While it was known before that proteins targeted towards a certain organelle tended to be translated near that organelle, these researchers found that it was much more common than previously believed. For example, they found that most mitochondrial inner membrane proteins were translated at the mitochondrial surface and imported cotranslationally, in contrast to the previous view that mitochondrial import is predominantly posttranslational.

Both studies discovered many more details than we can summarize here. But the comparison between the ER and mitochondrial studies led to a special insight about one protein.

Osm1p Goes Both Ways

Osm1p, fumarate reductase, was thought to be a mitochondrial protein (although results from a few high-throughput studies had hinted at a link to the ER). But proximity-specific ribosomal profiling showed very clearly that it was translated at both the ER and mitochondrial surfaces. Williams and coworkers went on to confirm by fluorescence microscopy of an Osm1p-GFP fusion that Osm1p is indeed present in both ER and mitochondria.

Both of these organelles have pretty strict criteria for the signal sequences of proteins they import, so how could it be possible that the same protein goes to both locations? The researchers found that in fact, it’s not! They repeated the ribosomal profiling on the OSM1 mRNA, this time adding the drug lactimidomycin which makes ribosomes pile up at translational start sites. This showed that OSM1 actually has two start codons and produces two different proteins targeted to the two locations.

The OSM1 methionine codon currently annotated as the start would produce a protein with an ER targeting signal. Ribosomes piled up there, but also at another methionine codon 32 codons downstream. Starting translation at this codon would produce a protein with a mitochondrial targeting signal. Williams and colleagues confirmed this idea by showing that mutating the first Met codon made all of the Osm1p go to mitochondria, while mutating the Met codon at position 32 sent all of it to the ER.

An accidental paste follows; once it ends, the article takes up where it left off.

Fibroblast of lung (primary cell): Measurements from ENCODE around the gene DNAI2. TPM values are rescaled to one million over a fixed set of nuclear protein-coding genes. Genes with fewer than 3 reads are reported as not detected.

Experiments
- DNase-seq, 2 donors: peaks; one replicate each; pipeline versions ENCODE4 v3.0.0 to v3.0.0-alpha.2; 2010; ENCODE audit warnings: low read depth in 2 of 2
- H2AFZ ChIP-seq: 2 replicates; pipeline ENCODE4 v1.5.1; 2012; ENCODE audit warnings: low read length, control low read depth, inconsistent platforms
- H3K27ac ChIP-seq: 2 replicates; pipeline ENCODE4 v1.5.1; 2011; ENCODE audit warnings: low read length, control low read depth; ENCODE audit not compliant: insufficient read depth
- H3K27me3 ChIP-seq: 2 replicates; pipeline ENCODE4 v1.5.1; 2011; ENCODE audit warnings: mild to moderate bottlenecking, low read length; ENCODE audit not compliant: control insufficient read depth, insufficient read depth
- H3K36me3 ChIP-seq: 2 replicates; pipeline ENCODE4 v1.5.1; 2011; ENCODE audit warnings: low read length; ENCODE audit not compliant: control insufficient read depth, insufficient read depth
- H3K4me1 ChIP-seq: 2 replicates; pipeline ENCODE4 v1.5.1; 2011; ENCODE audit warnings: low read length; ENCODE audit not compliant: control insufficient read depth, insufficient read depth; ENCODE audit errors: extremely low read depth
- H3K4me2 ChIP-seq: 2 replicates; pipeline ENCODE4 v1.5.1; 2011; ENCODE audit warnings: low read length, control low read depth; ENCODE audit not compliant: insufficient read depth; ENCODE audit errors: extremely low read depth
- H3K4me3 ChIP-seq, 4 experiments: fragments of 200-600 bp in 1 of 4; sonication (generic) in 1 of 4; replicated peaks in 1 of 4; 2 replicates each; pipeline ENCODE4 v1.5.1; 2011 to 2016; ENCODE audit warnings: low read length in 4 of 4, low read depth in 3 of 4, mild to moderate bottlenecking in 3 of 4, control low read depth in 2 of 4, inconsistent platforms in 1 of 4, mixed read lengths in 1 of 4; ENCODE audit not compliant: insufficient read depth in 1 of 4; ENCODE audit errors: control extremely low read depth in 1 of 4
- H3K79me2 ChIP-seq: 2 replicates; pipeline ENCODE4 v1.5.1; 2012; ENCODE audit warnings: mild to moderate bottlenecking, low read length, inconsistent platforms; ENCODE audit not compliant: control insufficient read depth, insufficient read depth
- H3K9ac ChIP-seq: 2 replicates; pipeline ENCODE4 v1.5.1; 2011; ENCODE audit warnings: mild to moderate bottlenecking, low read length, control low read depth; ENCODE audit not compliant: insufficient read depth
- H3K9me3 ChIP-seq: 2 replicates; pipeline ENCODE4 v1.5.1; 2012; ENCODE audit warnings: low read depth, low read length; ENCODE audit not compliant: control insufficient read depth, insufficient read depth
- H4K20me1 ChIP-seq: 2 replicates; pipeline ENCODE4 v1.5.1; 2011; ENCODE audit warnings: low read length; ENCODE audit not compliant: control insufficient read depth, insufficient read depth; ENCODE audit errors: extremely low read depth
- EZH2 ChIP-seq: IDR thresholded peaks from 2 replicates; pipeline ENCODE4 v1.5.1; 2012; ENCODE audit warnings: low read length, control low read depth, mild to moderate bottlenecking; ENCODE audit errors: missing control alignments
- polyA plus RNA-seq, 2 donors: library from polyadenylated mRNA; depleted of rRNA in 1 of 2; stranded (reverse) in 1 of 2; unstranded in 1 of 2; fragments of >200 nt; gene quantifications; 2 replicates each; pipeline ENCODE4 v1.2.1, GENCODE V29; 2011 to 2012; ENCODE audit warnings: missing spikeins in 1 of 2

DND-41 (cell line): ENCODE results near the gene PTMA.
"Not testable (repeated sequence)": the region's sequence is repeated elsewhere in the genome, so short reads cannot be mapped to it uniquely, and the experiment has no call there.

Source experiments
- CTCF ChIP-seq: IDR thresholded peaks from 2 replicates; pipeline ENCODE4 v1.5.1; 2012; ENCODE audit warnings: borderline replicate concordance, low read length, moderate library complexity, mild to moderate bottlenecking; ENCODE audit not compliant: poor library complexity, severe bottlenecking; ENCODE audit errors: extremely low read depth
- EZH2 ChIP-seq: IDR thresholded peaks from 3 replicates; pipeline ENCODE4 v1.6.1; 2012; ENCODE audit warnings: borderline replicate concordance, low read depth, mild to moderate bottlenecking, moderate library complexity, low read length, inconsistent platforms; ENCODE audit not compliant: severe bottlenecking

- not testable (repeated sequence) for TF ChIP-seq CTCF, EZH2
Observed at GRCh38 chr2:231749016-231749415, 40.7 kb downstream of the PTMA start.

The mutant form of Osm1p that couldn’t go to the ER conferred an intriguing phenotype: the inability to grow in the absence of oxygen. Osm1p generates oxidized FAD, which is necessary for oxidative protein folding, and it also interacts genetically with ERO1, which is involved in this process. Taken together, this all suggests that Osm1p activity drives oxidative protein folding in the ER.

The traditional ways of determining where a protein is in the cell, microscopic visualization or physical fractionation, can both be difficult and imprecise. Proximity-specific ribosomal profiling gets around those challenges, and gives a very precise picture of exactly where proteins are being created and how ribosomes are oriented with respect to organelles.

The example of Osm1p localization gives just a hint of the insights that are waiting for scientists who exploit this technique further. And we’re not just talking about yeast: the authors tested and validated the method in mammalian cells. Just like that tiger, surprised ribosomes in many different cell types will be giving up their secrets about where they roam and what they do.

by Maria Costanzo, Ph.D., Senior Biocurator, SGD

Categories: Research Spotlight

Tags: protein targeting, translation, mitochondria, endoplasmic reticulum, Saccharomyces cerevisiae

Next